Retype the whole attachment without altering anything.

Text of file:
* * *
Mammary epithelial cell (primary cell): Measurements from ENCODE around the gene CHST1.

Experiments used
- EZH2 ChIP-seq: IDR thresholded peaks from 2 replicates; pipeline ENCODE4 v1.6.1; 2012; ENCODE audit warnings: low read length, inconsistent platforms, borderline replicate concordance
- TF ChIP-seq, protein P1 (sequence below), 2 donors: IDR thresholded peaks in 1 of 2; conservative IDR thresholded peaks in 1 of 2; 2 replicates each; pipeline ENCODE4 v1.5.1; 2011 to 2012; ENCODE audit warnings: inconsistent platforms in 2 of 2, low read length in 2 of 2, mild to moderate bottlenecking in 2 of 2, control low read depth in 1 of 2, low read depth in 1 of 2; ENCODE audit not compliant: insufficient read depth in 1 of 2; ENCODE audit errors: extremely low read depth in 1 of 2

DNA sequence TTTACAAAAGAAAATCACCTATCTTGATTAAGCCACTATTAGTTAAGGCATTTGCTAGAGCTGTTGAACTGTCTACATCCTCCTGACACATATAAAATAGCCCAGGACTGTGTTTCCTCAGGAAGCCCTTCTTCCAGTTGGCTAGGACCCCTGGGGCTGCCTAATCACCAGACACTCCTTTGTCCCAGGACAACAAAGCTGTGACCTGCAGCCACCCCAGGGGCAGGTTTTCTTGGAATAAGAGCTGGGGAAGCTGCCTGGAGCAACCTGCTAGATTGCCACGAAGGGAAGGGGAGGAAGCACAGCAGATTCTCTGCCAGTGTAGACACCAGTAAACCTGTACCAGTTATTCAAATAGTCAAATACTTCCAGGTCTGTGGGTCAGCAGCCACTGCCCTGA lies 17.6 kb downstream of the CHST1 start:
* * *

Mammary epithelial cell (primary cell): Measurements from ENCODE around the gene CHST1.

Experiments used
- EZH2 ChIP-seq: IDR thresholded peaks from 2 replicates; pipeline ENCODE4 v1.6.1; 2012; ENCODE audit warnings: low read length, inconsistent platforms, borderline replicate concordance
- TF ChIP-seq, protein P1 (sequence below), 2 donors: IDR thresholded peaks in 1 of 2; conservative IDR thresholded peaks in 1 of 2; 2 replicates each; pipeline ENCODE4 v1.5.1; 2011 to 2012; ENCODE audit warnings: inconsistent platforms in 2 of 2, low read length in 2 of 2, mild to moderate bottlenecking in 2 of 2, control low read depth in 1 of 2, low read depth in 1 of 2; ENCODE audit not compliant: insufficient read depth in 1 of 2; ENCODE audit errors: extremely low read depth in 1 of 2

DNA sequence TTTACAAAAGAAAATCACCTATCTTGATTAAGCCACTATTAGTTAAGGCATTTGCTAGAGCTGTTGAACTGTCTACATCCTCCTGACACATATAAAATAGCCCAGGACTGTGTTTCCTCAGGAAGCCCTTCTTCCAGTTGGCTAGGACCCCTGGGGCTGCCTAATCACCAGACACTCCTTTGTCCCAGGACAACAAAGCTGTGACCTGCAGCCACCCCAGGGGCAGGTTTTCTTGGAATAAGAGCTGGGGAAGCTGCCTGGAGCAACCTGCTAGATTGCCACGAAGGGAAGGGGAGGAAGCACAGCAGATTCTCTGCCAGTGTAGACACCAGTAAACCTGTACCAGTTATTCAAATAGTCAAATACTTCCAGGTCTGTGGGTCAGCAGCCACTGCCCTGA lies 17.6 kb downstream of the CHST1 start: